Going shark diving in Oahu was a no-brainer. After all, being eaten by a shark would be an awesome story that would draw a ton of page views and take this blog to the next level! The site might even go viral and turn me into a big-time star. The fact that I wouldn’t be alive to enjoy it was just a minor detail not worth pondering.
So when I stumbled upon a good deal for the shark cage diving encounter while searching for adventures during my recent trip to Hawaii, I signed up immediately.
Really, being in a steel cage in the ocean is pretty safe, so I wasn’t in danger. Ultimately, our group saw around a dozen sharks at close range, and it wasn’t even the slightest bit scary. And now I get to say I’ve seen sharks up close in their natural habitat.
The journey to see whales and sharks
The shark diving encounters take place on the northern side of Oahu, near Haleiwa. Our group of two guides and 12 guests met in the morning and boarded a small boat to head three miles off the coast.
Sometimes whales can be spotted on the ride out. We saw a humpback whale frolicking way off in the distance. The ride was slightly bumpy and one of my friends got seasick, so take seasickness pills if you are susceptible.
Once we reached our destination, the boat stopped and we went down into the cage in two groups of six. The tours provide snorkel masks, but I brought along my own full-face mask. It was the same mask I used while snorkeling in Dry Tortugas, and I highly recommend it to everyone because you can breathe so much easier than with the small traditional snorkel.
The cage is open on all sides except for one, which has a glass wall. The other sides have bars placed so close together that it would not be possible for a shark to enter. So you won’t get eaten. The guides said that the only injuries they’ve had have been people slipping while moving entering the cage.
People expressed concerns about my safety, but come on. We’re inside a steel cage! It’s not like a shark could somehow accidentally get inside there. That would never happen, right?
Ah well… so it happened that one time in Mexico. I wasn’t going to let that deter me from shark diving in Oahu.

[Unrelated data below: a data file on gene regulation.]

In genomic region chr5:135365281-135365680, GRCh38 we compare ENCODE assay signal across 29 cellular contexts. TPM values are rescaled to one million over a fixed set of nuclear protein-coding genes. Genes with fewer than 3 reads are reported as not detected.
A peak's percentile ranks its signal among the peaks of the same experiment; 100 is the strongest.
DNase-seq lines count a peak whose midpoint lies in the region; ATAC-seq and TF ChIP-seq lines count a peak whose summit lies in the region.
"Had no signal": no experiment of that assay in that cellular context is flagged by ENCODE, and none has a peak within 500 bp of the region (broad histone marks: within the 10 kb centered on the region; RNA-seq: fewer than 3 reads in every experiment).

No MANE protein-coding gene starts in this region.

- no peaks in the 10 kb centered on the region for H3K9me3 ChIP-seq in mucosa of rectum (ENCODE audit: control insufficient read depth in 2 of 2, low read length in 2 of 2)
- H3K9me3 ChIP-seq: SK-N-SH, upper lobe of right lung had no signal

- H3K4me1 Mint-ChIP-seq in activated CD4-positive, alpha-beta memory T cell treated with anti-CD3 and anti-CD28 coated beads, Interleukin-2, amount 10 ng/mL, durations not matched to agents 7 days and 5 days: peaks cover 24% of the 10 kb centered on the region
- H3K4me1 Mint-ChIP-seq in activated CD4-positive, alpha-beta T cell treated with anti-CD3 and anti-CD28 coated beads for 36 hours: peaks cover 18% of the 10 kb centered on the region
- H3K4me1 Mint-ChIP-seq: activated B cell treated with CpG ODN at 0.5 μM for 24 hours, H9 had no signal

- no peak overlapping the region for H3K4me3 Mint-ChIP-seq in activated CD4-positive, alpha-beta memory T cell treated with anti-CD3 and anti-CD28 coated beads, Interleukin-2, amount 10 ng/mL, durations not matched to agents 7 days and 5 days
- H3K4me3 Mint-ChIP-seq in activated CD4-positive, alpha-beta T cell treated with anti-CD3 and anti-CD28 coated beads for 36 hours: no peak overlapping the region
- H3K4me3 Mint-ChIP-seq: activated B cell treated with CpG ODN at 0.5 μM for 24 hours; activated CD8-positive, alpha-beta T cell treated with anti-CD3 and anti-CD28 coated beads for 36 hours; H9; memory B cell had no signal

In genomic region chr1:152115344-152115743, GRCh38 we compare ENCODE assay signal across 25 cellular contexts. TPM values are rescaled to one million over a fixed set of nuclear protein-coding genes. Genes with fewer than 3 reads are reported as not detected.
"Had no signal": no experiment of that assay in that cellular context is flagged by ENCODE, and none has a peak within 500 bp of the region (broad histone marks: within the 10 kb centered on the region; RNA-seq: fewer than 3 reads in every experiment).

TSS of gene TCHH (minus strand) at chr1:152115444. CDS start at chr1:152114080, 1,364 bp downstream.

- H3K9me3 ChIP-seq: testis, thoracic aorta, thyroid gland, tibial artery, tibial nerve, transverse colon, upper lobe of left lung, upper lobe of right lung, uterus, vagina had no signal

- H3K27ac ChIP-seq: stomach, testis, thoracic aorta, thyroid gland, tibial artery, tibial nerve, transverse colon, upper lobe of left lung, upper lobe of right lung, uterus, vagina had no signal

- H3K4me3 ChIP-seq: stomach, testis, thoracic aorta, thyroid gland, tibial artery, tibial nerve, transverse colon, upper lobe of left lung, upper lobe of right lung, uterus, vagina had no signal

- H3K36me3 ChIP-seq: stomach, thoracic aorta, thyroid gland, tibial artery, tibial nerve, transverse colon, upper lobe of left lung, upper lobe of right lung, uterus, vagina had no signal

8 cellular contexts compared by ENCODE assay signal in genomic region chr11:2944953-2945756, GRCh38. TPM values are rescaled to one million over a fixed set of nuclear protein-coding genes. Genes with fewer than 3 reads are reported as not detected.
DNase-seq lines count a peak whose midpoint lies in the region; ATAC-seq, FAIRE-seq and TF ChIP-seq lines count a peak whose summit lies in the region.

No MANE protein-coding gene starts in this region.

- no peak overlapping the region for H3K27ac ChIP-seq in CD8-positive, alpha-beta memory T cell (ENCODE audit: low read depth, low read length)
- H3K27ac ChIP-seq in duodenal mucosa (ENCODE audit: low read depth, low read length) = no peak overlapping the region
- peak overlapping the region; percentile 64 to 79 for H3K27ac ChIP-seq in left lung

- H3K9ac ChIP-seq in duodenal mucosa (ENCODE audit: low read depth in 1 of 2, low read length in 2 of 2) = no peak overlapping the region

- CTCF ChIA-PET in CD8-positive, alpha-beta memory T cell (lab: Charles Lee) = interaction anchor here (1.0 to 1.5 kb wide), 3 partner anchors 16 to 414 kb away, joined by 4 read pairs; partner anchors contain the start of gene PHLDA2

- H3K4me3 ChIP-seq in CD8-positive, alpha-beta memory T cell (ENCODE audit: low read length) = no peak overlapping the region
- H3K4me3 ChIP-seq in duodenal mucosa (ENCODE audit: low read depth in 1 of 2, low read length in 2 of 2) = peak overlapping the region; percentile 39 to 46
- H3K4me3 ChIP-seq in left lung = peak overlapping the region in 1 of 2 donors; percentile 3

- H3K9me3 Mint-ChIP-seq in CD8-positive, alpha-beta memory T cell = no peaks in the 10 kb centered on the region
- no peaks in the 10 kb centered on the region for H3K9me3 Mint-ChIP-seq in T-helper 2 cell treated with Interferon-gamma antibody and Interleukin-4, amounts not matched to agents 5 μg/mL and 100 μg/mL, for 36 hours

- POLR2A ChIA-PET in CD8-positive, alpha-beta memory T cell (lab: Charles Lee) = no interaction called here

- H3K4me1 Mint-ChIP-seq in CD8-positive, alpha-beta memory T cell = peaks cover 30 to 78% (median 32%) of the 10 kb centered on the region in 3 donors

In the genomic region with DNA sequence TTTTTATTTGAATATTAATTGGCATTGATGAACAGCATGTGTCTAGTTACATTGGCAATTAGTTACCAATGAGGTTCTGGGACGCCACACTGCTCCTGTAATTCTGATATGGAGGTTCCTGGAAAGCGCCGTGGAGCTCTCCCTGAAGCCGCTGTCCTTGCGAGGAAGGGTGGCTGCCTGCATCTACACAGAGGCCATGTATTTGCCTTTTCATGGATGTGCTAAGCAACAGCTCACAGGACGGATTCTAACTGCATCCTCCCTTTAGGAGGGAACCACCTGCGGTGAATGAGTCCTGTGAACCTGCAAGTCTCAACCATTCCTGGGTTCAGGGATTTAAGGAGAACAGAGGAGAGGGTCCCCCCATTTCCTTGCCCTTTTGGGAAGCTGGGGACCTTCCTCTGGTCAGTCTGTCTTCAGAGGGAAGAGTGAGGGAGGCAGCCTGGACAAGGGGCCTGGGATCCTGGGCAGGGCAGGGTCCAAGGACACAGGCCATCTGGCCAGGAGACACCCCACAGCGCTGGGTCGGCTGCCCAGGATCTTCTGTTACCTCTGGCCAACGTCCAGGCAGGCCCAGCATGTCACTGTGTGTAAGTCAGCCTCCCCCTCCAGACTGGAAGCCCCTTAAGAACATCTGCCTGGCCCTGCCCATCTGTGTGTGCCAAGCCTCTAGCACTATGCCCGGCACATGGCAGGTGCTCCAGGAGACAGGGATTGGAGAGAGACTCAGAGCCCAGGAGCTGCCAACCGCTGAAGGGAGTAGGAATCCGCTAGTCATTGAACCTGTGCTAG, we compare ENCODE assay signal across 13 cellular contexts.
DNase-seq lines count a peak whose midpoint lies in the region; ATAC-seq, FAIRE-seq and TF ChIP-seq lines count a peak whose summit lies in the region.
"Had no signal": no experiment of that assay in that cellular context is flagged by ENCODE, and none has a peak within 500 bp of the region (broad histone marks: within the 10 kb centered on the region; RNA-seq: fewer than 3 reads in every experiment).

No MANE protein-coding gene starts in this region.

Seeing sharks inside a cage in the ocean
I was skeptical whether we’d see sharks, but just a few seconds after entering the water, I spotted one calmly swimming past about 10 feet in front of me. It appeared to be maybe seven or eight feet long. Though it looked to my untrained eyes just like a fearsome great white shark, we’d been told that these are mostly Galapagos sharks, which rarely attack humans.
As I turned my head in all directions, I could see a few more sharks swimming around, looking relaxed, if not flat-out bored. Evidently we weren’t all that entertaining from a shark’s perspective.
In total there were somewhere between 5-10 Galapagos sharks circling the boat the entire time we were there. We were given 20 minutes in the water (it was supposed to be 30), and that time flew by as we stared in awe at the giant beasts circling us.
You can take your underwater camera down there to get those precious selfies… if you can manage to find the right angles and get a shark swimming past at just the right time. I was only partially successful, mostly because we were bobbing up and down the whole time due to the waves.
How do they ensure that sharks will be there? One of the guides mentioned that they’re not legally allowed to feed the sharks. But they are allowed to fish. So they can cast out a line, catch a fish, then cut it and toss the blood back in the water, ensuring that more sharks will come racing over.
Is shark diving in Oahu scary?
People got excited and concerned when I told them, “I’m going shark diving!” But the truth is that there was no huge adrenaline rush. This wasn’t a scary adventure. It felt just like being in an aquarium and watching aquatic sea life swim past. It would’ve been way more intense if there was no cage, or if we were scuba diving deeper in the ocean.
Things felt especially calm while sitting in the boat – seeing shark fins above the water just didn’t feel as frightening as the ones I’ve seen in movies.
While inside the cage, my heart rate never increased, aside from the initial chill of jumping into the water. I never felt stressed out, aside from dealing with some mild fogging of my snorkel.
Nope, this was just a fun excursion, a rare chance to see sharks swimming around, and a chance to finally cross off sharks from my wildlife bucket list. After seeing orcas, sea turtles, humpbacks, and seven-foot-long tarpon fish on previous travel adventures, I can finally say I saw sharks as well. Mission accomplished!
I will say this: I much prefer seeing sharks in the ocean than on my dinner plate.